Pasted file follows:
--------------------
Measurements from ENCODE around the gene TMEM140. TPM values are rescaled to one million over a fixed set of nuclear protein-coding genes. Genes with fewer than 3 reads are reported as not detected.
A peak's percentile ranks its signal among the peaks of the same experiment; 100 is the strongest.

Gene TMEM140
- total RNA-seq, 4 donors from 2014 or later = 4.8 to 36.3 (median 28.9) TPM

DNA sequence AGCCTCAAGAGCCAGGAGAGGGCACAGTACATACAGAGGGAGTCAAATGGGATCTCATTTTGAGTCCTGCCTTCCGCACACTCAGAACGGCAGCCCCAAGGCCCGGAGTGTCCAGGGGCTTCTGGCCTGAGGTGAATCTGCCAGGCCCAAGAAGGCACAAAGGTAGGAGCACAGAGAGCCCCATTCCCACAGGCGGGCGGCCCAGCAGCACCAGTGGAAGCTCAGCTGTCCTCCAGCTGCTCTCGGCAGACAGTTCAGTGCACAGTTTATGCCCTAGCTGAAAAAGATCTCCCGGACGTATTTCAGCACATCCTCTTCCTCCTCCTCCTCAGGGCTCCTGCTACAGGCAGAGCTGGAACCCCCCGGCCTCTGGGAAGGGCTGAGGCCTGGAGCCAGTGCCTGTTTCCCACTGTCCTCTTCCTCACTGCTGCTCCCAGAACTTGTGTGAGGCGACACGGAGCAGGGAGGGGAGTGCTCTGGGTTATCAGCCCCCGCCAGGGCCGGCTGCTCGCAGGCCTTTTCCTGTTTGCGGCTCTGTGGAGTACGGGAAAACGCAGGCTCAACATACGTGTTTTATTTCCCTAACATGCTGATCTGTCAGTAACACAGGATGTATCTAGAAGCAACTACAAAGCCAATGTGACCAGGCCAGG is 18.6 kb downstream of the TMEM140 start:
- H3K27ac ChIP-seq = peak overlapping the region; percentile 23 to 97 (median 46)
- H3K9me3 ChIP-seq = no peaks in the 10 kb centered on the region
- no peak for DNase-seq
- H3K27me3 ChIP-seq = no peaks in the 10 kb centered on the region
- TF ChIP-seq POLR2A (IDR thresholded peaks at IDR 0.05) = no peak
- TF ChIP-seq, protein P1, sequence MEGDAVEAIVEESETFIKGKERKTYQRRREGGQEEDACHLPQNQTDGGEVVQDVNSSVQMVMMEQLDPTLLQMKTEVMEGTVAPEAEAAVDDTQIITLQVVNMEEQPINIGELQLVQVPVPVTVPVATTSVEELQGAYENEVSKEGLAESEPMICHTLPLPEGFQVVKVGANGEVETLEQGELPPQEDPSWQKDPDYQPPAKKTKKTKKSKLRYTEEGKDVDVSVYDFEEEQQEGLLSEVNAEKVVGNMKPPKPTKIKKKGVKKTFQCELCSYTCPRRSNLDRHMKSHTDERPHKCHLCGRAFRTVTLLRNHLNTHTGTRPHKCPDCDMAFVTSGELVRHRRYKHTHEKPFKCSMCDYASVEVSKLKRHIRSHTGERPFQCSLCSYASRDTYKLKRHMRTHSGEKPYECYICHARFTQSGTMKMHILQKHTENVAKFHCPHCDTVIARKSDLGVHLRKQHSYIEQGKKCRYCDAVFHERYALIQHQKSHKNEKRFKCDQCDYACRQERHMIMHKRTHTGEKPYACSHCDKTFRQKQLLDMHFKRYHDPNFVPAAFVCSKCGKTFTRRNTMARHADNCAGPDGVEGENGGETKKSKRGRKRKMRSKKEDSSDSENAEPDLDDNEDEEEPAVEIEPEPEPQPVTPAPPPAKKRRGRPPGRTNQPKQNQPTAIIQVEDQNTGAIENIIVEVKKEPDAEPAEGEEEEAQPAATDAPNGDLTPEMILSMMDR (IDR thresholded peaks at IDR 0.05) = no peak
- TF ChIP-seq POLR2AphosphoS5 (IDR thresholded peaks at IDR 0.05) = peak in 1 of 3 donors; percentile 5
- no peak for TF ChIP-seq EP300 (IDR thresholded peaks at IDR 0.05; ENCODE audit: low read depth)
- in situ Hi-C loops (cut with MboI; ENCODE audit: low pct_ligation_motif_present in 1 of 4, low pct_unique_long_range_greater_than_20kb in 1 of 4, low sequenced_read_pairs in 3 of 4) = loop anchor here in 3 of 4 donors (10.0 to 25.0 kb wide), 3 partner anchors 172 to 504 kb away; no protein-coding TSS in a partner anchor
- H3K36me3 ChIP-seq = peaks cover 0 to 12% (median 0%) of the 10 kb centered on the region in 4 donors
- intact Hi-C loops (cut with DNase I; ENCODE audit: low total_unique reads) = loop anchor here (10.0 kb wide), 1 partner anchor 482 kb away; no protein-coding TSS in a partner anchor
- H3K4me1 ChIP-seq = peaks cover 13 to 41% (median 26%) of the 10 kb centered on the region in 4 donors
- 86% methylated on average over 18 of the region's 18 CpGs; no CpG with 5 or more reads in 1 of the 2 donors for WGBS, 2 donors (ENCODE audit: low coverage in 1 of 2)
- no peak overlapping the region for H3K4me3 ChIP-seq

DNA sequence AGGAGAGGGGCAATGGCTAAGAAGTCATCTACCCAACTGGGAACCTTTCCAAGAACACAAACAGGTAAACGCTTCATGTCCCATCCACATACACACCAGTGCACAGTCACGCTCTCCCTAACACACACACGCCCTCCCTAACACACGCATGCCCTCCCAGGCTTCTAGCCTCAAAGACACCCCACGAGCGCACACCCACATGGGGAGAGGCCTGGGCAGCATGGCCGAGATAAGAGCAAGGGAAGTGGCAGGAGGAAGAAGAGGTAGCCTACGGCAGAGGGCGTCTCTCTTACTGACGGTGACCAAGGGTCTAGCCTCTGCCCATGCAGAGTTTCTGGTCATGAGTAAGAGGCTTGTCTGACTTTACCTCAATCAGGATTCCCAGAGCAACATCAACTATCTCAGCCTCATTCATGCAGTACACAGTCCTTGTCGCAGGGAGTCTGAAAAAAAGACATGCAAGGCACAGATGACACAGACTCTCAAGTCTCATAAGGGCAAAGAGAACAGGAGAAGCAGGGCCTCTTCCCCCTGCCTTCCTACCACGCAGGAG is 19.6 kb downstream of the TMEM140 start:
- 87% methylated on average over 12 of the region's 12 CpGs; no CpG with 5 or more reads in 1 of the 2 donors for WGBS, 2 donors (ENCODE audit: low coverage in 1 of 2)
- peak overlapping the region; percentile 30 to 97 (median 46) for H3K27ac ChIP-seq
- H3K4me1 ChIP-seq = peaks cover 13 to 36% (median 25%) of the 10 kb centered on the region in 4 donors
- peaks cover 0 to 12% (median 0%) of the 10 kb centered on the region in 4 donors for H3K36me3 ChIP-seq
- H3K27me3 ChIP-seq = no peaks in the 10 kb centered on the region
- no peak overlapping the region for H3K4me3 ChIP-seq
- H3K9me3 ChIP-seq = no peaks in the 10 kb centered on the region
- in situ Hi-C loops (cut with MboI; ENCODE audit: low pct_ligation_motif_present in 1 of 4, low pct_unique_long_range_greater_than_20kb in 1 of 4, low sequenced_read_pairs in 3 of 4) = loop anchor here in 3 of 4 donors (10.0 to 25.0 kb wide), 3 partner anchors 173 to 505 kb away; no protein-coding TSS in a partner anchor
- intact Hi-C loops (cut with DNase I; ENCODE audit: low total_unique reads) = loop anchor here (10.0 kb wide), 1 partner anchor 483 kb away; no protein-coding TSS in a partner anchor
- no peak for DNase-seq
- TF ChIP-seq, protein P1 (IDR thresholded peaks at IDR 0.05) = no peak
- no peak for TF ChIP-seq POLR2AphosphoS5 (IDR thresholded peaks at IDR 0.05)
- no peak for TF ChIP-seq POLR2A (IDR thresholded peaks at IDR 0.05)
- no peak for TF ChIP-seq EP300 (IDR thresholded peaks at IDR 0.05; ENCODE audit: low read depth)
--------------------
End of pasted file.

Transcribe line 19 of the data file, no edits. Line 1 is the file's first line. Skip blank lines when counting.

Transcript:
- no peak overlapping the region for H3K4me3 ChIP-seq